Bahamas Out Island News
There’s always something happening in The Bahamas Out Islands.
In late September, our Shark Research and Conservation Program launched a new project aimed at investigating the diversity and abundance of deep ocean sharks living in The Bahamas. During six surveys over a three-day period, collaborating scientists—Dr. Dean Grubbs of Florida State University, Dr. Demian Chapman of Stony Brook University, and Lucy Howey-Jordan of Microwave Telemetry, Inc.—were able to capture 25 animals from six different species. These ranged from a 389 cm (13 feet) bluntnose sixgill shark to a 47 cm (18 inches) fully grown sawtail catshark.
“I have conducted research on deep water sharks in a number of locations around the world… Cape Eleuthera appeared to be an ideal location to expand my research; however, I never expected the incredible diversity and abundance of species we encountered these last few days,” said Dr. Dean Grubbs. He continued to explain that, “The particular highlight for me was in fact the smallest shark we captured, a Springer’s sawtail catshark. This species was only described in 1998 and there are relatively few records of it anywhere in the world.”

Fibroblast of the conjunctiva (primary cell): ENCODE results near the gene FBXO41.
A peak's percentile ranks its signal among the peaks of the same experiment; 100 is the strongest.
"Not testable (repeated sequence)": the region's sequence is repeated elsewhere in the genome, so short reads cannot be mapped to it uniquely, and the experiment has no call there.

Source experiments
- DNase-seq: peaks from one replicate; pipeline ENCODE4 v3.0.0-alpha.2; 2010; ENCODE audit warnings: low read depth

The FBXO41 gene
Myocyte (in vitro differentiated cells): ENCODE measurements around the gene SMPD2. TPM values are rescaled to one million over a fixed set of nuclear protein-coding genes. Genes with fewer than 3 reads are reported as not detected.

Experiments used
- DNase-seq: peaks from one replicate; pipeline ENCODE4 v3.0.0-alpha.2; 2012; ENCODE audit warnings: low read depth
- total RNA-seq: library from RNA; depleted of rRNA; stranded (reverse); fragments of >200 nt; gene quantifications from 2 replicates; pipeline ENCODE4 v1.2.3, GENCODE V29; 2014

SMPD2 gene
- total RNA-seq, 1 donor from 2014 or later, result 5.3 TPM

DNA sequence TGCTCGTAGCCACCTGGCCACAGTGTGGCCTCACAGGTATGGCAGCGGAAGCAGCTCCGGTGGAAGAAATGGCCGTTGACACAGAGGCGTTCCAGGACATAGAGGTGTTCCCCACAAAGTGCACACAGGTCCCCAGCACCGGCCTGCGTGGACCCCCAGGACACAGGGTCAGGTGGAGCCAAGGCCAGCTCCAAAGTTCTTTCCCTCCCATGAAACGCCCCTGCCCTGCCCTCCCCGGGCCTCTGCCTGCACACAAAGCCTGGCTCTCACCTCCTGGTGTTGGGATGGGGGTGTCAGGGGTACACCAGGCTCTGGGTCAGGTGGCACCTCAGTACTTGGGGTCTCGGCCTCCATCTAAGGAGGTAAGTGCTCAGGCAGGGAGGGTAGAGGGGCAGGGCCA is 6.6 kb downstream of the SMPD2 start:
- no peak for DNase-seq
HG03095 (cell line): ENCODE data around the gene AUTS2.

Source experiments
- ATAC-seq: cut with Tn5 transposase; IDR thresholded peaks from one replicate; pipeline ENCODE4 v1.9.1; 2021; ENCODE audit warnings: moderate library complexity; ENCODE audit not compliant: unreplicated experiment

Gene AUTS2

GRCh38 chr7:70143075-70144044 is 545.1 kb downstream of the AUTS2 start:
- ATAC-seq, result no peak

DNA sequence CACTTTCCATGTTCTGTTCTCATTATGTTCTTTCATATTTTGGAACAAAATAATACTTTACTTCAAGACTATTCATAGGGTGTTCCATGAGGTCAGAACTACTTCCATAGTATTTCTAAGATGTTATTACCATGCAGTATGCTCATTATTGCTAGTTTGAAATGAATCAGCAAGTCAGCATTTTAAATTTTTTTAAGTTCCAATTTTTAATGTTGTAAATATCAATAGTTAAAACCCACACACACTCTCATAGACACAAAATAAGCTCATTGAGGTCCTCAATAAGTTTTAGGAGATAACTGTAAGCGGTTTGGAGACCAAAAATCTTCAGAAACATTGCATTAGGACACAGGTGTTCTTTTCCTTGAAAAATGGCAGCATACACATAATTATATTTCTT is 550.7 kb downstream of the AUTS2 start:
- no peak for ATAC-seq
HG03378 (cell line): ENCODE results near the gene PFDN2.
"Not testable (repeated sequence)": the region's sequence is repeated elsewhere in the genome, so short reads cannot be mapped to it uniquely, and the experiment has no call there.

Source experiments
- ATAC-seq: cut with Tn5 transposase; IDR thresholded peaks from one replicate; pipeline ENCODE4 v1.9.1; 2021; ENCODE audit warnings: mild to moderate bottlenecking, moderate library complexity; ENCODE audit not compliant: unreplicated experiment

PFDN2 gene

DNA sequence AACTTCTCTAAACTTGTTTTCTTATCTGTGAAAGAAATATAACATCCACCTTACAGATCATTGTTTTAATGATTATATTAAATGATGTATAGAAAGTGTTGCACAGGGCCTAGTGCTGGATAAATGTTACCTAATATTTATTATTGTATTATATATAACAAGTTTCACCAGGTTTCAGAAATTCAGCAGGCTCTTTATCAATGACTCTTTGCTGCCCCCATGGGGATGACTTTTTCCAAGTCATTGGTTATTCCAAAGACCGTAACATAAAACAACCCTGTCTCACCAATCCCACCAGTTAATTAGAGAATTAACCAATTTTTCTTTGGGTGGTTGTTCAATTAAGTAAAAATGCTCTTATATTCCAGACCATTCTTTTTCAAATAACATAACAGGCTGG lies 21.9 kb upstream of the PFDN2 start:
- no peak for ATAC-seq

This new deep water project is providing a unique educational experience for students from The Island School who, alongside scientists at CEI, will continue to gather data over the coming weeks.
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